RWE holders forego dividend / Oil for heat back in vogue as prices fall
“North Rhine-Westphalia cities agree to forego RWE dividend”
Despite their own financial difficulties, cities in North Rhine-Westphalia that own stakes in utility RWE have accepted that there will be no dividend this year, writes Daniel Wetzel in Die Welt. CEO Peter Terium will step down from running the company in the autumn and will become head of RWE’s new renewables unit, while COO Rolf Martin Schmitz will take over the helm of RWE.
Read the article in German here.
Find a CLEW dossier on the utilities' troubles here.
“The power of the RWE cities”
For many years, cities benefitted from holding stakes in utilities to which they awarded electricity concessions, but this is no longer the case, writes Antje Höning in a commentary in the Rheinische Post. RWE’s mistakes since the beginning of Germany’s energy transition mean the days of high dividends for municipalities are over. German cities where the company held concessions felt they were no longer taken seriously by the company’s chief executive Peter Terium, she writes. His decision to split-up RWE is also having a negative affect, which is why it is good that they have pushed for a change of management and Rolf Martin Schmitz will take over, she writes.
“Heating oil in demand again”
Germans are shunning renewables for home heating in favour of oil units, due to the low price of oil, writes Martin Kopp in the Hamburger Abendblatt. That means companies which have specialised in renewables installations are seeking other sources of revenue, he says. But because the lion’s share of the energy transition has been in the power sector and not in the heating sector, this is still not a huge shift for the market. The German Heating Association (BDH) says that the sale and installation of oil heating rose 30 percent in 2015 over the previous year. At the same time, biomass units fell by 18 percent, heat pumps by 2 percent and solar thermal units by 10 percent.
World Economic Forum
Report shows Germany at fore of global energy transition, with some hurdles
The annual World Economic Forum study comparing the structure of energy markets around the globe, showed Germany and several other advanced economies leading the transition to renewable energy. This is offering new opportunities, but also posing challenges for energy security, the report said. Citing Germany’s ambitious plans to exit nuclear energy and cut emissions by 80 percent by 2050, and its “impressive capabilities across the renewables value chain,” it also said costs such as high electricity prices, especially for households, but also for industry had caused it to drop eight places against the 2009 benchmark to number 24 out of 126 country rankings in the annual index. The WEF ranked Germany behind other industrialised countries such as France (4), UK (16) and Italy (22) but ahead of Canada (30), the United States (48), Japan (50) and Australia (53).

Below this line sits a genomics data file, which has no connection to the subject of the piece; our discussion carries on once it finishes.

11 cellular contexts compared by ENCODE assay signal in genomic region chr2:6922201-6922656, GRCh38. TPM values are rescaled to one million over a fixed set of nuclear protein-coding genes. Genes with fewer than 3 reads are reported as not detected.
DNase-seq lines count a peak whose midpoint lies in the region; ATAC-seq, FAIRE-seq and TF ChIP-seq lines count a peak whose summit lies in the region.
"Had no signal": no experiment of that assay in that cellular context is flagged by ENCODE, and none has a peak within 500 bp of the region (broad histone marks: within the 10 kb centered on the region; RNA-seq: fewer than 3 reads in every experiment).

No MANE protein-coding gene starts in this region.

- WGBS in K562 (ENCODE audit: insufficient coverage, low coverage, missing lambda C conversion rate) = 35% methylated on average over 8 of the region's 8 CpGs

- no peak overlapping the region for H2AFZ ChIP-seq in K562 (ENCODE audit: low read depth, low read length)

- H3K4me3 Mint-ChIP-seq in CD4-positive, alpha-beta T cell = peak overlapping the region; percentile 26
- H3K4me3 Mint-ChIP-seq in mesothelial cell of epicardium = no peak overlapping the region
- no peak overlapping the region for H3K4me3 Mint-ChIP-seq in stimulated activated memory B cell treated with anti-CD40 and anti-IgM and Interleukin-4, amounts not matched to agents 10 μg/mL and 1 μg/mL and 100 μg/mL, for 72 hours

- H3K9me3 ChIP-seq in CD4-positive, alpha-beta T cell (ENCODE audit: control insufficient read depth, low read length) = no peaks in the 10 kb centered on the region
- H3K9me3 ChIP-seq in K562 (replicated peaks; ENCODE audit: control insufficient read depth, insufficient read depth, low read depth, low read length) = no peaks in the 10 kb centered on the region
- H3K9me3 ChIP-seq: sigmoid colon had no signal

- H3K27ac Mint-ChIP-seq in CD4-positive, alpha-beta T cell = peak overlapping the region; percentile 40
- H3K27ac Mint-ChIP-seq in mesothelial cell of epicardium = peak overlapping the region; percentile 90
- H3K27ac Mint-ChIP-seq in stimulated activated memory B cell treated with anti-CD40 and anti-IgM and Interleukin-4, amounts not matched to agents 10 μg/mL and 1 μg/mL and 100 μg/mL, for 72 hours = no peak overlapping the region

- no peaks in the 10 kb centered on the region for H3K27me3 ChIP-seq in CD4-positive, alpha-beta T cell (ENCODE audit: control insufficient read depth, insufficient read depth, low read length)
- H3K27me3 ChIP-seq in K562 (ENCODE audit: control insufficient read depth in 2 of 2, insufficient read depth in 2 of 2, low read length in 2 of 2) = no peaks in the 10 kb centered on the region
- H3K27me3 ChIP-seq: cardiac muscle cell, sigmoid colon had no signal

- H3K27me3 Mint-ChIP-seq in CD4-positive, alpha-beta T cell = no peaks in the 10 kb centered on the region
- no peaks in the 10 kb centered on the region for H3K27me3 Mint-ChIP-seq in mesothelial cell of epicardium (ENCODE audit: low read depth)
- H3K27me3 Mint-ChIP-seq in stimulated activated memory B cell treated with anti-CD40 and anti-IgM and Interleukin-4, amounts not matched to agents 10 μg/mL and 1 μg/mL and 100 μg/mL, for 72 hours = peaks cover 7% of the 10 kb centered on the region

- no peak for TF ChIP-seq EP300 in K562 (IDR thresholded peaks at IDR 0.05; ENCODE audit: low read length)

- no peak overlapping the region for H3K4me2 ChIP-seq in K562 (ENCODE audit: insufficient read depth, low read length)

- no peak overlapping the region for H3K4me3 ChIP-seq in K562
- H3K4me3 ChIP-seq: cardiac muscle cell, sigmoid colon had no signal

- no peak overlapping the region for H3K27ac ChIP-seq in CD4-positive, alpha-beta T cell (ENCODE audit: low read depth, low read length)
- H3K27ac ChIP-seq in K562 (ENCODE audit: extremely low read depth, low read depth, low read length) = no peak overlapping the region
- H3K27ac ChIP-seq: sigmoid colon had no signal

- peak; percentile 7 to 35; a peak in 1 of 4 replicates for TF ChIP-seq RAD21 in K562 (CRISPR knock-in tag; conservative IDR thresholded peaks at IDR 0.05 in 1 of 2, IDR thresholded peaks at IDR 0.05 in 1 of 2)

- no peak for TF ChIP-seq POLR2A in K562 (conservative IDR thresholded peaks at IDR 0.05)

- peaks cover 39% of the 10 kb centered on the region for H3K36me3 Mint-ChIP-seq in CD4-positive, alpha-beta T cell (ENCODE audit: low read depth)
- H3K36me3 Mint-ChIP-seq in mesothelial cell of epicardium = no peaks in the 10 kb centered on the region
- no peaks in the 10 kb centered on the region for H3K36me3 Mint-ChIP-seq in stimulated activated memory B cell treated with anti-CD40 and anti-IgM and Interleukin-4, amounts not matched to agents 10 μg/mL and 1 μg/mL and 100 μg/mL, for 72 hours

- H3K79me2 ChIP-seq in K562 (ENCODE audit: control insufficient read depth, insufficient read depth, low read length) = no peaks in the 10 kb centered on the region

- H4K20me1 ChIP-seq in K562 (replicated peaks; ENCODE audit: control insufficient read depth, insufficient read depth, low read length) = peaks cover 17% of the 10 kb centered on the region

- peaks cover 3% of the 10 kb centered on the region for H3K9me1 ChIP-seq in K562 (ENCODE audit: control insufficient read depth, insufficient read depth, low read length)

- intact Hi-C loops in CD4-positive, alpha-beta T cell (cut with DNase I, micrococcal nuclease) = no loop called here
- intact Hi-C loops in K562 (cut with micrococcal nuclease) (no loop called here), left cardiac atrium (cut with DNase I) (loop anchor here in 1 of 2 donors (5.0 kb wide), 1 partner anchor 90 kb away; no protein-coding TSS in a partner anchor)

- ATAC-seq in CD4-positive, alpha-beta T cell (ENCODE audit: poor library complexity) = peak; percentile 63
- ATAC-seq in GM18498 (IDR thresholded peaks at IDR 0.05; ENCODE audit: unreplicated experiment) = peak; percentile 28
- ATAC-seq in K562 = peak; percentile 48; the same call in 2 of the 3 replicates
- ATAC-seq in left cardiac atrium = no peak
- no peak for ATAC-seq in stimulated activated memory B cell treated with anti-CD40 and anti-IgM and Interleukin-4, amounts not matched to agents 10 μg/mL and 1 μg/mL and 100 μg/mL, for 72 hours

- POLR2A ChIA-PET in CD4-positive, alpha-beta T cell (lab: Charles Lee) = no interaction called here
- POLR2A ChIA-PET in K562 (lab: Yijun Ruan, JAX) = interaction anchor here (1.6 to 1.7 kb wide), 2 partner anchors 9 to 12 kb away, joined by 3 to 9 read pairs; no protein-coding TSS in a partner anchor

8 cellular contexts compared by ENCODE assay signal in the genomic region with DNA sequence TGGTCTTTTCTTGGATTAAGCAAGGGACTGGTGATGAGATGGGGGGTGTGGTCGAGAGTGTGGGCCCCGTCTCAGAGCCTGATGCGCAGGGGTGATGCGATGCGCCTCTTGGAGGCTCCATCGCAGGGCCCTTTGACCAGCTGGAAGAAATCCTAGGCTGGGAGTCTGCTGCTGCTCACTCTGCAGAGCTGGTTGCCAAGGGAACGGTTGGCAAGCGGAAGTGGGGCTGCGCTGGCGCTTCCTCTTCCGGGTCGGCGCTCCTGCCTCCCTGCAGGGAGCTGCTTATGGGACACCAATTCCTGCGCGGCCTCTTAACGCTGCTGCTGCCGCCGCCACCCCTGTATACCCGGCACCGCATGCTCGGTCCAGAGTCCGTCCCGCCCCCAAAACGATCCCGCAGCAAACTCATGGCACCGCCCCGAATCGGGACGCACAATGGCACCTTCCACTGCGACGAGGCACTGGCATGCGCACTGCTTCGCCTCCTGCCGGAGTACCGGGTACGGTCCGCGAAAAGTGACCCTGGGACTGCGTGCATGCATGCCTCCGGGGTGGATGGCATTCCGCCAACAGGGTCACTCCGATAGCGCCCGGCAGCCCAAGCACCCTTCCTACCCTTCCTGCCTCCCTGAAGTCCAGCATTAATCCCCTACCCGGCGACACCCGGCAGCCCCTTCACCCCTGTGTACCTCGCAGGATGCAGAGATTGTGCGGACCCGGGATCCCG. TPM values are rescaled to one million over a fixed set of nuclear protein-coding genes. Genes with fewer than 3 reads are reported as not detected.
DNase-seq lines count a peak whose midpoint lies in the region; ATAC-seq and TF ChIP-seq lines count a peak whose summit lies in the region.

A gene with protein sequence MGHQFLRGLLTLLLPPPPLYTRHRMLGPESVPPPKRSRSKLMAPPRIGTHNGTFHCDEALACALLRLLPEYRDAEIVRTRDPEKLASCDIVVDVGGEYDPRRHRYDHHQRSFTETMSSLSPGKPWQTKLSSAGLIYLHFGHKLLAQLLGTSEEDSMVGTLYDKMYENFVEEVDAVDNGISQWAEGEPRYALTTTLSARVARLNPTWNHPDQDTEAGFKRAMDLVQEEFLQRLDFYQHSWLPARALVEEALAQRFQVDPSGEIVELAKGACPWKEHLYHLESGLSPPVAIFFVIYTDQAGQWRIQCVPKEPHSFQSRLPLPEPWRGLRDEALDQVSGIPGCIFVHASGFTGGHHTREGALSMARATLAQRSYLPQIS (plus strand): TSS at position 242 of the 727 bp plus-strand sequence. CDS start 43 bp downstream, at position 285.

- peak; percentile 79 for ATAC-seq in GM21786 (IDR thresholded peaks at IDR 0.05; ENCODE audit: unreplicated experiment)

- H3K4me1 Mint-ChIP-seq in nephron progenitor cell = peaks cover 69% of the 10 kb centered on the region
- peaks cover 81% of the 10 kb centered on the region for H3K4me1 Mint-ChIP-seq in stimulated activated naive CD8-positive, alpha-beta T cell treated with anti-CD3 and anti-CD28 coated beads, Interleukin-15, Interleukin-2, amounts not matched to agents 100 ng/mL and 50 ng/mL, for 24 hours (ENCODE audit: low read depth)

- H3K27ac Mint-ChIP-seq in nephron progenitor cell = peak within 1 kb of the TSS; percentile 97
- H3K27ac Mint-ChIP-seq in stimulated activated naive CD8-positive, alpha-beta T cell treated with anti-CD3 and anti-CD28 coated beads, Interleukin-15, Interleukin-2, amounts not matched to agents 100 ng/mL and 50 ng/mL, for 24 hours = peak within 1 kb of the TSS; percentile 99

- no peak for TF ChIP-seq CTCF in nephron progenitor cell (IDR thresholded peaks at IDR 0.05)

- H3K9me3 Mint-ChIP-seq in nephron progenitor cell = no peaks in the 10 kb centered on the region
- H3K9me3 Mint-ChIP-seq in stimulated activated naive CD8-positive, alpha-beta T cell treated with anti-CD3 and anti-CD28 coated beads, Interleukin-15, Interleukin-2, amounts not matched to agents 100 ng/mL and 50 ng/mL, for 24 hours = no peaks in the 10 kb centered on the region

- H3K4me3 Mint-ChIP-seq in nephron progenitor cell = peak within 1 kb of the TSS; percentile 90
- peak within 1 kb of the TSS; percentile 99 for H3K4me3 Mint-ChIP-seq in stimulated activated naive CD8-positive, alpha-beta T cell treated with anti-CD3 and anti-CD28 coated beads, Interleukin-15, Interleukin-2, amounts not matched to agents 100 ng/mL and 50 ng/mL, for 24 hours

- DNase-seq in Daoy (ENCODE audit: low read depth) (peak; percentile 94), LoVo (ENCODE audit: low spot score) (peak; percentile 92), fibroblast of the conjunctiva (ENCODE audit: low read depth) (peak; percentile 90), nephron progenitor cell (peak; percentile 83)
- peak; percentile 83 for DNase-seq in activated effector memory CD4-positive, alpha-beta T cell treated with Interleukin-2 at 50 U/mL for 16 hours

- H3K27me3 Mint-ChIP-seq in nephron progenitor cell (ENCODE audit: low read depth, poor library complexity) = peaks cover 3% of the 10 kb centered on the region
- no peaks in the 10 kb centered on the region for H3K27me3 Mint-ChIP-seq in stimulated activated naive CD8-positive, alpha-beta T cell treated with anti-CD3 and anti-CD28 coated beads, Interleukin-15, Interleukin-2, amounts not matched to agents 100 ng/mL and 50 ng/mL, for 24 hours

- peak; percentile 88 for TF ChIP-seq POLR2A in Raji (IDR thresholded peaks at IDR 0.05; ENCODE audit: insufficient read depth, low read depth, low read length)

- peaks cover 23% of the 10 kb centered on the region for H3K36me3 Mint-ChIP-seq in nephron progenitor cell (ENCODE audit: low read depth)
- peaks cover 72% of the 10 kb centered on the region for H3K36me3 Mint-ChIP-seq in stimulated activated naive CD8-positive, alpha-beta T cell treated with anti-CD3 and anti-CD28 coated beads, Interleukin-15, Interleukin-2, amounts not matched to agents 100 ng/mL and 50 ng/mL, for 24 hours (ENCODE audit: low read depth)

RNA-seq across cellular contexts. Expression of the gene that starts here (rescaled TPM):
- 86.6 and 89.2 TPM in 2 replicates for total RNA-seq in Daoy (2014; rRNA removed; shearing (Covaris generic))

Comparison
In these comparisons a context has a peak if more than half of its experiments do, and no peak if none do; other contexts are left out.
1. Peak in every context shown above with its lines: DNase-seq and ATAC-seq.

Read the full report in English here.
Schleswig-Holstein Netz AG
Researchers say experiment advances power to gas technology
Schleswig-Holstein Netz AG said in a press release it had successfully fed up to ten percent hydrogen into the natural gas network in two municipalities in the state, a step toward improving the technology. The experiment was part of a research project aimed at improving power to gas technology. By transforming excess wind power into hydrogen, power to gas could be a key technology for the Energiewende and the answer to power storage issues, according to the group.
Statoil head says Germany won't reach climate goals without better plan
In an interview with Klaus Stratmann of the Handelsblatt, the head of Norway’s Statoil, Jens Okland, said he didn’t think Germany would fulfill its climate goals with its current political approach. Okland said that the political situation is unclear, which is hurting gas power plants and reducing their use. Nevertheless, gas still plays a big role in the heat sector and in industry, and demand is very stable in those areas, he pointed out. Okland said he would like to see emissions trading reform to raise the price of CO2 and create more demand for gas by cutting demand for coal. “Germany will not reach its climate goals if it doesn’t force a coal exit and put forth a convincing plan,” he said.
Find a CLEW Factsheet on Germany's climate targets here.
“Accident at the Fessenheim nuclear plant was more serious than believed”
An accident in 2014 at France’s Fessenheim nuclear plant on the German border was more serious than believed, according to information obtained by the Sueddeutsche Zeitung (SZ) and the Westdeutsche Rundfunk (WDR). According to an article in the SZ detailing what happened, the reactor was temporarily out of control – the result of “technical failures and chaos.”
Read the article in German here.